As Apple saw more success with its iPad tablet, Walter Isaacson writes in his authorized biography of the late Steve Jobs, the question “What’s on your iPad?” began to supplant the question “What’s on your iPod?” — even in the White House.

Isaacson shares this fun vignette profiling what some key staffers from the early days of President Barack Obama’s administration used their iPads for. Former chief of staff (and current Chicago mayor) Rahm Emanuel used his iPad to gather news; economic adviser Larry Summers used his to monitor financial information from Bloomberg and play Scrabble; then-communications adviser Bill Burton had ‘Vanity Fair’ and “one entire season” of “Lost.”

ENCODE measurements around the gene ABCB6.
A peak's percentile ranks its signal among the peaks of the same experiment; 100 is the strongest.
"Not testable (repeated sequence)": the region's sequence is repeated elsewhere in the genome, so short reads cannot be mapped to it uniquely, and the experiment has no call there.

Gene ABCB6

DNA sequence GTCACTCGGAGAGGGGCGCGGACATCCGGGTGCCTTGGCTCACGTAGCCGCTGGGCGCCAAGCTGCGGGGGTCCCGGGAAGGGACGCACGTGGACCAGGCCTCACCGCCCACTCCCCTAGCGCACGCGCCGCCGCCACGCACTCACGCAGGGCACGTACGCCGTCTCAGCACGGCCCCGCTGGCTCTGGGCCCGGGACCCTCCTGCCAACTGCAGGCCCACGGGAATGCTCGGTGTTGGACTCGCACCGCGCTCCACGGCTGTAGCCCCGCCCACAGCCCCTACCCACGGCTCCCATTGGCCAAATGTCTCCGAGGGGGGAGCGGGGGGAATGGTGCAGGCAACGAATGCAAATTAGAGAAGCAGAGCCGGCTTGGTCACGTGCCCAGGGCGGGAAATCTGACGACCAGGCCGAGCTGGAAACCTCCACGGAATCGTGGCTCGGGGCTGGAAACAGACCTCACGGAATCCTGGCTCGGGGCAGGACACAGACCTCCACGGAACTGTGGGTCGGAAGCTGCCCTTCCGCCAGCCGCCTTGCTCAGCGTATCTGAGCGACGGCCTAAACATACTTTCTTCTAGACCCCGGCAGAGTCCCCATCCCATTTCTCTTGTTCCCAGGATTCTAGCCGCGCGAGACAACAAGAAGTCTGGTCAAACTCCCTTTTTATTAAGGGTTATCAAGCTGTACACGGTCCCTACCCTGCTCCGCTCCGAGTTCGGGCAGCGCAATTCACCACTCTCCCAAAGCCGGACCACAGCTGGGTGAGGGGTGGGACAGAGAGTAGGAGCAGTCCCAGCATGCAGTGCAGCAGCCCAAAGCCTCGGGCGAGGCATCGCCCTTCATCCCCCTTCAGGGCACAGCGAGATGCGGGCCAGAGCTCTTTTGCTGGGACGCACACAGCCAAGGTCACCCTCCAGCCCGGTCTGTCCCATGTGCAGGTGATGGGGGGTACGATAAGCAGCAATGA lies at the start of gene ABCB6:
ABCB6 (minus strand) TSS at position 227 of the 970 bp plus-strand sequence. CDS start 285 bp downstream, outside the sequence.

David Axelrod, Obama’s top political adviser at the time, had Major League Baseball and NPR, Isaacson wrote.

Jobs had a close but rocky relationship with the current administration, the book reveals. The Apple co-founder told the president that his policies were not “business-friendly” and that Obama was on track for a “one-term presidency.” And while Jobs initially offered to help the Obama campaign with its advertising, Isaacson wrote that Jobs felt that Axelrod wasn’t “totally deferential.”

The Washington Post obtained a copy of the book, “Steve Jobs,” which hits store shelves on Monday.

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